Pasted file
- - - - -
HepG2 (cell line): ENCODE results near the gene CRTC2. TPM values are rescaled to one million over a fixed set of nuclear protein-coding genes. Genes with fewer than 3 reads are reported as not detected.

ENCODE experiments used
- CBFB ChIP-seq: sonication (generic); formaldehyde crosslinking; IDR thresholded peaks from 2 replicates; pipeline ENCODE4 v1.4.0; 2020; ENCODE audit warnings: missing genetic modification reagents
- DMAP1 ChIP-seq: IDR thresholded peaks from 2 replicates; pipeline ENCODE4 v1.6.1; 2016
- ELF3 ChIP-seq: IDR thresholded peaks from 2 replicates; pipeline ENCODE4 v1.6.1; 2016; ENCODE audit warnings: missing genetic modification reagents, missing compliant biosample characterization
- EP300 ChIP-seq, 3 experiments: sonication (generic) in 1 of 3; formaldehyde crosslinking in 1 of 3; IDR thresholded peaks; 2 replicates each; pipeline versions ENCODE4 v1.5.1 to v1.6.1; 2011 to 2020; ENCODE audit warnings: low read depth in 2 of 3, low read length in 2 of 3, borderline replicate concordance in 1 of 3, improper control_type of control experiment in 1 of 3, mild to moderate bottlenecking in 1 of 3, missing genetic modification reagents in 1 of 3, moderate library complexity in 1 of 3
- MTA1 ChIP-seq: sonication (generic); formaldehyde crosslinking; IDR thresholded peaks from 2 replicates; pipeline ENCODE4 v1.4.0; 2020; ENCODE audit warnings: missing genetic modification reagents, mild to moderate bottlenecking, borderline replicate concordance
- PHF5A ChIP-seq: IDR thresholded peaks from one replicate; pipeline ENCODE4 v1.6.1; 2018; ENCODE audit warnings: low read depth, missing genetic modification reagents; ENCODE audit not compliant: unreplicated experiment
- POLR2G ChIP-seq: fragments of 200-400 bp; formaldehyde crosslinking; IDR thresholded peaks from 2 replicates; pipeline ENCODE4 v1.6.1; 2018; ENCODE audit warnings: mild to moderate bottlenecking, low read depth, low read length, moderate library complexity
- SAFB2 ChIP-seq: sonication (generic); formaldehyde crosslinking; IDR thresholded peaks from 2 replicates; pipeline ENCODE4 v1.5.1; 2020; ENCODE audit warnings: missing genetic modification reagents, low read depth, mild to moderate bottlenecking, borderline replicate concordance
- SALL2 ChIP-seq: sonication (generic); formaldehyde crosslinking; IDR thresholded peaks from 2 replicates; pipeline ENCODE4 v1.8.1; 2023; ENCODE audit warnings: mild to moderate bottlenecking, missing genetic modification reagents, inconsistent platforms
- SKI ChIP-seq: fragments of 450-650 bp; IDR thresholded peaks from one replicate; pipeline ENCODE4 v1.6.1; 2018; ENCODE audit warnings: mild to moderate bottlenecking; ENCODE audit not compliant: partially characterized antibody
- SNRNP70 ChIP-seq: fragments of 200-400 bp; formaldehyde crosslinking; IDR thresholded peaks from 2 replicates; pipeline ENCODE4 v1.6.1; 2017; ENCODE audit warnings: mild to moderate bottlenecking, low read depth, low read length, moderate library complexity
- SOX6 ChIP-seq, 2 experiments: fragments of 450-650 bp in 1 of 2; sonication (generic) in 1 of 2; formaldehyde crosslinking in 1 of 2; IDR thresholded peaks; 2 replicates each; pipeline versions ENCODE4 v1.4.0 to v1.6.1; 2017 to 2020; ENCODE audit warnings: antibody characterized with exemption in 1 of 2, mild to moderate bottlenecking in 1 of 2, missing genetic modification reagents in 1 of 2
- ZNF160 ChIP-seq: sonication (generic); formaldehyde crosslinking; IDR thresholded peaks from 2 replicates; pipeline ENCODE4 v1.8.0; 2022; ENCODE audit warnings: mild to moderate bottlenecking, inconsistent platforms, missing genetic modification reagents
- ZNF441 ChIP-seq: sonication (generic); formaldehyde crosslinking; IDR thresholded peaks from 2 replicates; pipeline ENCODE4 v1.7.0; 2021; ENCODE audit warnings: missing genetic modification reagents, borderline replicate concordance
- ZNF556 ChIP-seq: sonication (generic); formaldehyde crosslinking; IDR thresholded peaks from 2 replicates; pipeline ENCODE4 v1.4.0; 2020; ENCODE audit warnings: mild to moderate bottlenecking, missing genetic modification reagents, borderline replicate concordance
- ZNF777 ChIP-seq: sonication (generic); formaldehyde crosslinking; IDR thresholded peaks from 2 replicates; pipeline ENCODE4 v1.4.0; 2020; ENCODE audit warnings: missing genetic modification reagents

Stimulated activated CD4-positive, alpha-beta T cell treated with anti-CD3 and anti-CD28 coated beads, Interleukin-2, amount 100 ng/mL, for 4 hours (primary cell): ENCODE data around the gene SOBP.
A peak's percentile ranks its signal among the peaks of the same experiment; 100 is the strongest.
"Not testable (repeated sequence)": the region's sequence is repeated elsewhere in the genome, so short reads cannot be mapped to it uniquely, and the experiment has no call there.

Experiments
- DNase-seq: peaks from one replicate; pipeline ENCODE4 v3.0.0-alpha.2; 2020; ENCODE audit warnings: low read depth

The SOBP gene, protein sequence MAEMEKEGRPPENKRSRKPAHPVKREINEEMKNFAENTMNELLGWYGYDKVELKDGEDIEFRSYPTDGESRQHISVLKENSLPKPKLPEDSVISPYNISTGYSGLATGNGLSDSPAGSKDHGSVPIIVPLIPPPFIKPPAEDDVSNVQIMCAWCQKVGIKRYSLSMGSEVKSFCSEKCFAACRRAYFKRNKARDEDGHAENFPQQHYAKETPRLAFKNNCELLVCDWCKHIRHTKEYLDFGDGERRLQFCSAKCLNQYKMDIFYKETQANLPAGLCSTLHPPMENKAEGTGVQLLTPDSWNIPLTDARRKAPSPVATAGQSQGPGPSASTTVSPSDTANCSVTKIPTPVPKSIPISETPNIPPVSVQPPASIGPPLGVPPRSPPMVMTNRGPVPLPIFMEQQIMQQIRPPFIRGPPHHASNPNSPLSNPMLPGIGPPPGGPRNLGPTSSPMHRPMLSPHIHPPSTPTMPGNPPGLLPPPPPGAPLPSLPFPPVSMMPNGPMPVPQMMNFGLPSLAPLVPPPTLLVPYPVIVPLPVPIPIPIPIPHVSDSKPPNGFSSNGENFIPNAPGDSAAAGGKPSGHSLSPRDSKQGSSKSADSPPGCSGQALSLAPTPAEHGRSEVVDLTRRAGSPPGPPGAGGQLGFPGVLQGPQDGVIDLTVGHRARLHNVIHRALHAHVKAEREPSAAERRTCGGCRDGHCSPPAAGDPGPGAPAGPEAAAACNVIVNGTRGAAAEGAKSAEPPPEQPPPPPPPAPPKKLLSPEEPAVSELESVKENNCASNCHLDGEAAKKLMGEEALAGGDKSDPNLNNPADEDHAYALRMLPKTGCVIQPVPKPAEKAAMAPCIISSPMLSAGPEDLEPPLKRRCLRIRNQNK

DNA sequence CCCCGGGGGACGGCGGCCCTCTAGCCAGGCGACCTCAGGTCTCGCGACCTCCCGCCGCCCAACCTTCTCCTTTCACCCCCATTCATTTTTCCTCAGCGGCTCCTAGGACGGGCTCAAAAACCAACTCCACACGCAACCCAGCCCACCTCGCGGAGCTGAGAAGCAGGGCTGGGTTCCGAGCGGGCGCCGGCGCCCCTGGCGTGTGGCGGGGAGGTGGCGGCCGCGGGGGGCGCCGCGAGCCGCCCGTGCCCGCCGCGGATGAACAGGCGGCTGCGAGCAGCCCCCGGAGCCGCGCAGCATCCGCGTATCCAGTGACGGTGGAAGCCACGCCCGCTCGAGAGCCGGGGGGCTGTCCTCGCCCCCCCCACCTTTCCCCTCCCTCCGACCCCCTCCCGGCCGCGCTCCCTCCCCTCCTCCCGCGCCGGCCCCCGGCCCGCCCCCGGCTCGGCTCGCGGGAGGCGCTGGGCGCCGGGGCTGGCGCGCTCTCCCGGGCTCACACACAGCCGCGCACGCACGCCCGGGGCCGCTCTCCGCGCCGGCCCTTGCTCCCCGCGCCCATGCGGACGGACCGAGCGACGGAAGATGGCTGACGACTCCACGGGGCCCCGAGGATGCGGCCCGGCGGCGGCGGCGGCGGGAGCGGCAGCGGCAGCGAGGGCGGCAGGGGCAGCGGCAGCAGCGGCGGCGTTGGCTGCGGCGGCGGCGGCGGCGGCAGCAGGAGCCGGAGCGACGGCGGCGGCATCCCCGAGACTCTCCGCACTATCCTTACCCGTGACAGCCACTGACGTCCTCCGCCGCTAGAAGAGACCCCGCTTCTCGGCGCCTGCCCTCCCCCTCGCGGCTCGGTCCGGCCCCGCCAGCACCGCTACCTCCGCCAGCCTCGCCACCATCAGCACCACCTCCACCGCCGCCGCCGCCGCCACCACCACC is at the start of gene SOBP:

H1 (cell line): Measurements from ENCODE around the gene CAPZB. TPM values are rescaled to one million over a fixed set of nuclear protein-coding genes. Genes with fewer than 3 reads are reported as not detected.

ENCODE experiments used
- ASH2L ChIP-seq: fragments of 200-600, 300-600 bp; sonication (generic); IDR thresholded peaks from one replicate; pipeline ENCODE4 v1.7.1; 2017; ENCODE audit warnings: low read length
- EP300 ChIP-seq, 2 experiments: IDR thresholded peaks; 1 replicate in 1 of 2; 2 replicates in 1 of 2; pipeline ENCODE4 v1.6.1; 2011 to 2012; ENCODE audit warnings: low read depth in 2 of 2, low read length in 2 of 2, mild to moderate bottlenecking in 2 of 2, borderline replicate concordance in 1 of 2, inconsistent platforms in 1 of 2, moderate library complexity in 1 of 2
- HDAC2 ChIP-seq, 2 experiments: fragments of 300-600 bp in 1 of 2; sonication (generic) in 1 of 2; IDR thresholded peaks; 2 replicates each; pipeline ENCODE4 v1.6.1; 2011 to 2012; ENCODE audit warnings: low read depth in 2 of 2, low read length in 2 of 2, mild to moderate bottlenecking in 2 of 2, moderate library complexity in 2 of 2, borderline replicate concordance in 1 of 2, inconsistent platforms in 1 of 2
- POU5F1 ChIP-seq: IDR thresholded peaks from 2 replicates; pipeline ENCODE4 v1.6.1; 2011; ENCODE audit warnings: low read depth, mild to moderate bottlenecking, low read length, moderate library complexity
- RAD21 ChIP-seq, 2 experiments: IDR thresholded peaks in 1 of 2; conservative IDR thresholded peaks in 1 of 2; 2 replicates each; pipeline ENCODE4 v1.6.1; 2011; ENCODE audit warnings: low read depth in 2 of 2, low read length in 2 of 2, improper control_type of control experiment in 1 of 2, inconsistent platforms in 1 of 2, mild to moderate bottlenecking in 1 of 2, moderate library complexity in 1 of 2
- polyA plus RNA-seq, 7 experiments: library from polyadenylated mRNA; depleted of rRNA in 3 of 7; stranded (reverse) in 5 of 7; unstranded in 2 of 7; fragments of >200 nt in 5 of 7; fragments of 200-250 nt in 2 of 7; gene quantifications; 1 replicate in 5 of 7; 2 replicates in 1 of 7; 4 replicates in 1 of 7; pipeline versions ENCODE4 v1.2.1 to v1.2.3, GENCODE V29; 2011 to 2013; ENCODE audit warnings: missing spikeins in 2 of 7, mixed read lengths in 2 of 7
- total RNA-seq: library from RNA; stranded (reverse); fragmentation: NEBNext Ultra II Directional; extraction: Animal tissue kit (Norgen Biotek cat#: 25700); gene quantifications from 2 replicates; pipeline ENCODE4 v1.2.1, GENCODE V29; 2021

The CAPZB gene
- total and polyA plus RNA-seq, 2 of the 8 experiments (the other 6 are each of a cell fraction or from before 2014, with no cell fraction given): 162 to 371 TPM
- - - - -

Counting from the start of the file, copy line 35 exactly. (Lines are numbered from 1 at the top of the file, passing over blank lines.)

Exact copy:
The CAPZB gene